How Trump’s Lies Do Their Work

Lying is an effective political tool because it’s so easy to do and often so hard to debunk. Michelle Ye Hee Lee and the researchers at the Washington Post’s Fact Checker have awarded four Pinocchios to Donald Trump for his recent claim that “Hillary Clinton laundered money to Bill Clinton through Laureate Education” and had the State Department award $55.2 million in grants to Laureate after Laureate hired Bill Clinton for a $16.5 million position as honorary chancellor.

My eyes glazed over while reading the Fact Checker piece, not because they did a bad job or because it was poorly written, but because I just find it hard to care about this stuff. I pressed on out of a sense of professional responsibility, but almost no one else will bother to look into just how ludicrous Trump’s claims were. What they’ll come away with is a vague sense that something smelly must have been afoot.

For me, the only even vaguely unsettling aspect of the entire thing is that a for-profit network of (mostly foreign) universities decided to give Bill Clinton over 16 million dollars between 2010 and 2015 for work that hardly seemed to merit that level of pay.

Clinton’s main responsibility was to speak to students at Laureate campuses around the world, from Turkey to Peru to Malaysia and beyond, about the “importance of their lives as young people in the world today,” his spokesperson said. He also advised Laureate on youth leadership and expanding access to higher education.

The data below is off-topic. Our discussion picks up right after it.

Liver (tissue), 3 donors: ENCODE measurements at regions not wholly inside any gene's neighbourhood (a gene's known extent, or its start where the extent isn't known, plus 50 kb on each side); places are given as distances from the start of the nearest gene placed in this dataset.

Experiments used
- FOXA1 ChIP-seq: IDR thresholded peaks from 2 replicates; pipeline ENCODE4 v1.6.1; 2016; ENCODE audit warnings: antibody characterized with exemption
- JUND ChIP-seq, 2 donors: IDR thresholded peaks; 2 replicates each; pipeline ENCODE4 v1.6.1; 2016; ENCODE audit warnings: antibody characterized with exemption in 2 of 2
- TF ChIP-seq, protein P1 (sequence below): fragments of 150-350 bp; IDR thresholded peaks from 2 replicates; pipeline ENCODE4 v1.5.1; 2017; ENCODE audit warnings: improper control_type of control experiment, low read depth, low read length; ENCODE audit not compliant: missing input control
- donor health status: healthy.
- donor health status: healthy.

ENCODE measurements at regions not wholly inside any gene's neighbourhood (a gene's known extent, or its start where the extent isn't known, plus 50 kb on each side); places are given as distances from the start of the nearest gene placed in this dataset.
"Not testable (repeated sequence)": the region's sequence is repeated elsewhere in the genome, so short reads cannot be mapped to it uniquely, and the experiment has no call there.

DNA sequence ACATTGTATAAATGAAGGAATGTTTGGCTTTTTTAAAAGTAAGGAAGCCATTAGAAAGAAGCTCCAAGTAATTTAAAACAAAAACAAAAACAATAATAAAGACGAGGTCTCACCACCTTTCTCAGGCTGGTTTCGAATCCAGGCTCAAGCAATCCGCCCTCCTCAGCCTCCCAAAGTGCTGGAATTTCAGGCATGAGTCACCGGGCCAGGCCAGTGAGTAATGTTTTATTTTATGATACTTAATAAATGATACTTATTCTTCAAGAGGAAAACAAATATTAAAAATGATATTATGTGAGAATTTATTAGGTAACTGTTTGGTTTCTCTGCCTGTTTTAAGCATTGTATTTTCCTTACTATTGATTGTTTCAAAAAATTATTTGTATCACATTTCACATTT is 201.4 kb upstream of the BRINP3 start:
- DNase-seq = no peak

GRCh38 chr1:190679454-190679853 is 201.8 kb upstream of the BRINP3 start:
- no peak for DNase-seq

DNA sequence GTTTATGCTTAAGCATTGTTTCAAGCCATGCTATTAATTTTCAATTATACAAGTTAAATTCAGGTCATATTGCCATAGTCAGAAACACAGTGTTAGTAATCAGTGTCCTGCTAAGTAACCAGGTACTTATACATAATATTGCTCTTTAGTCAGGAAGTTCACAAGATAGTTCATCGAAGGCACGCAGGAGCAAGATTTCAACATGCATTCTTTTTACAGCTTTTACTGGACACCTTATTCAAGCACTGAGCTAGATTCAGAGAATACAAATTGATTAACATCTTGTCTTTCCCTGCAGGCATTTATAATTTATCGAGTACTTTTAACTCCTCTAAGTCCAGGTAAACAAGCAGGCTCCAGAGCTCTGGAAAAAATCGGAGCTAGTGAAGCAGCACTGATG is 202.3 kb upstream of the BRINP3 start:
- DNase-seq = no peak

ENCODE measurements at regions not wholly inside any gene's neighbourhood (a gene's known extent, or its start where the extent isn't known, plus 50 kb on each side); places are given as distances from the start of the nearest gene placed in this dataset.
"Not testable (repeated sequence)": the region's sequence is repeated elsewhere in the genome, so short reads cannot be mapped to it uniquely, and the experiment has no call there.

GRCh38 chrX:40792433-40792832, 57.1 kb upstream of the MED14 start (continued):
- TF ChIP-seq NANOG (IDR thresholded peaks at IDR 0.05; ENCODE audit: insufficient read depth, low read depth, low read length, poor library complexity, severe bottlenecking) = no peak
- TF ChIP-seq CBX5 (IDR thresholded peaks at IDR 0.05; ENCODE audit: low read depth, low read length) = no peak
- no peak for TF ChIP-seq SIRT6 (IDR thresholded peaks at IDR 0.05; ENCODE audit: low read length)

Yes, I’d love to get compensated at that level for that quantity of work which involved some interesting travel as a fringe benefit. And I guess that’s a perk of being a former president that we can like or dislike or not much care about either way.

But the heart of the charge here is completely untrue. To start with, the $55.2 million in grants that Laureate allegedly received between 2010 and 2012 was actually “less than $1.5 million in grants and scholarships for four of its schools in other countries between 2009 and 2016.” It might make sense to give the ex-president $16 million to win $55 million in grants, but it doesn’t make sense to give him $16 million to win less than one and a half million in grants. Moreover, almost all of that $1.5 million was awarded after Hillary left the State Department and after Bill was hired for the position. In a period that partially overlapped with her serving as Secretary, “three scholarships worth less than $15,000 total were awarded between 2010 and 2014.”

So, supposedly, Hillary Clinton “laundered” $15,000 to her husband over four years in the form of three tiny scholarships.

That’s how accurate Trump’s charge is when you come right down to it.

There was at least some kernel that this conspiracy theory grew out of, but looking at it doesn’t help vindicate Trump’s outrageous allegations.

So where does the $55.2 million figure come from?